#LoveWins: So what happens now?

After a landmark decision by the United States Supreme Court in favor of gay marriage nationwide, where will the focus be for the LGBTQ movement?

Photo by Joe Parks (Flickr)

Celebration erupted throughout the entire country on June 26, 2015—the United States Supreme Court ruled in favor of gay marriage.  Every social media avenue spread the word; love had finally won.  It was perhaps the most anticipated decision on the calendar for the Supreme Court, as the fight for marriage equality had gained momentum in America over the past few years.

“No union is more profound than marriage, for it embodies the highest ideals of love, fidelity, devotion, sacrifice, and family…”

For its October 2014 term, the Supreme Court granted review of Obergefell v. Hodges in which the United States Court of Appeals for the Sixth Circuit upheld the bans on same-sex marriages in Kentucky, Michigan, Ohio, and Tennessee.  The Sixth Circuit’s decision came after the Fourth, Seventh, Ninth, and Tenth Circuits struck down gay marriage bans and thirty-two states allowing same-sex couples to marry.

The two key questions addressed in the Supreme Court’s decision were: (1) Does the Fourteenth Amendment require a state to license a marriage between two people of the same sex; and (2) Does the Fourteenth Amendment require states to recognized legally valid gay marriages from other states?

Ultimately the United States Supreme Court ruled in a 5-4 decision that (1) the Fourteenth Amendment does require a state to issue marriage licenses to same-sex couples under the Due Process Clause, and (2) states must recognize same-sex marriage validly performed out of state.  In perhaps Justice Kennedy’s most famous closing remarks in a Supreme Court opinion, he writes:

“No union is more profound than marriage, for it embodies the highest ideals of love, fidelity, devotion, sacrifice, and family.  In forming a marital union, two people become something greater than once they were.  As some of the petitioners in these cases demonstrate, marriage embodies a love that may endure even past death.  It would misunderstand these men and women to say they disrespect the idea of marriage.  Their plea is that they do respect it, respect it so deeply that they seek to find its fulfillment for themselves.  Their hope is not to be condemned to live in loneliness, excluded from one of civilization’s oldest institutions.  They ask for equal dignity in the eyes of the law.  The Constitution grants them that right.”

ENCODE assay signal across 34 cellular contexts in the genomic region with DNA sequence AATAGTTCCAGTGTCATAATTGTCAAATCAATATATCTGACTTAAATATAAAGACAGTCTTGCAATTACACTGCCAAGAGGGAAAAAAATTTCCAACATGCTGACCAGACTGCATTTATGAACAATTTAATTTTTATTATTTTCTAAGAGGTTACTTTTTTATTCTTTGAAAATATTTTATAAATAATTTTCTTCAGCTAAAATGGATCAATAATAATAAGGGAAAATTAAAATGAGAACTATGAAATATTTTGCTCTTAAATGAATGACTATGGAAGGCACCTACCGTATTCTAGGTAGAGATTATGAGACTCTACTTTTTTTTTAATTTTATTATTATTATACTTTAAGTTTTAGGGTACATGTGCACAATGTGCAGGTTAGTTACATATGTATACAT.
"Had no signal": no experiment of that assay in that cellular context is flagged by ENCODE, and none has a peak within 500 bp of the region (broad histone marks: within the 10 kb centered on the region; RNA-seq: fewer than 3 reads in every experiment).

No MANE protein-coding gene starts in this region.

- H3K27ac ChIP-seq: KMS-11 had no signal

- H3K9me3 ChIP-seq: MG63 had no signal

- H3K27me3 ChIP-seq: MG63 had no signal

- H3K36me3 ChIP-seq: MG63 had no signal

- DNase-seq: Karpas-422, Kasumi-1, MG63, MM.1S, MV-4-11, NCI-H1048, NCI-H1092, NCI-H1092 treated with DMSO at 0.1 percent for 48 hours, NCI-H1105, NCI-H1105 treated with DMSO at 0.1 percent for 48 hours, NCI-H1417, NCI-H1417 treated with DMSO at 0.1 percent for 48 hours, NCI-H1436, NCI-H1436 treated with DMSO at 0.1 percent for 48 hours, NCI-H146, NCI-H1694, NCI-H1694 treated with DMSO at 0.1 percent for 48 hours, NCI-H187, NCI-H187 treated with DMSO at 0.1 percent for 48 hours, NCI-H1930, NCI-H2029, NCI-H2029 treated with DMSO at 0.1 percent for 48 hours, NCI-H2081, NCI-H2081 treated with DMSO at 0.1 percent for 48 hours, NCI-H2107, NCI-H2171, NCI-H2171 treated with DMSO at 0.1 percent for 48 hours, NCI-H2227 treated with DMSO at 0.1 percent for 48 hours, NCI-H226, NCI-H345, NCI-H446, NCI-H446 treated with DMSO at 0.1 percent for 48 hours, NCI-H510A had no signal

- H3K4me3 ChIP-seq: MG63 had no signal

Opponents of gay marriage will likely now focus their efforts on religious freedom and free speech, rights guaranteed by the First Amendment

After the decision, the question left to be answered is “now what?”  Opponents of gay marriage will likely now focus their efforts on religious freedom and free speech, rights guaranteed by the First Amendment.  For instance, more states may pass legislation much like Indiana and North Carolina, allowing magistrates to invoke their religious freedom and not issue marriage licenses to same-sex couples.

Four states in particular took immediate action to protect religious rights.  Texas Attorney General stated that judges and state workers could refuse to grant marriage licenses to gay couples.  Louisiana’s Clerks Association initially stated it was advising clerks to wait on issuing marriage licenses until after the three-week rehearing period, however, marriage licenses were issued beginning June 29, 2015.  Kansas and Alabama refused to comply with the ruling, although Kansas has since conceded and instead the governor issued an executive order protecting religious freedom.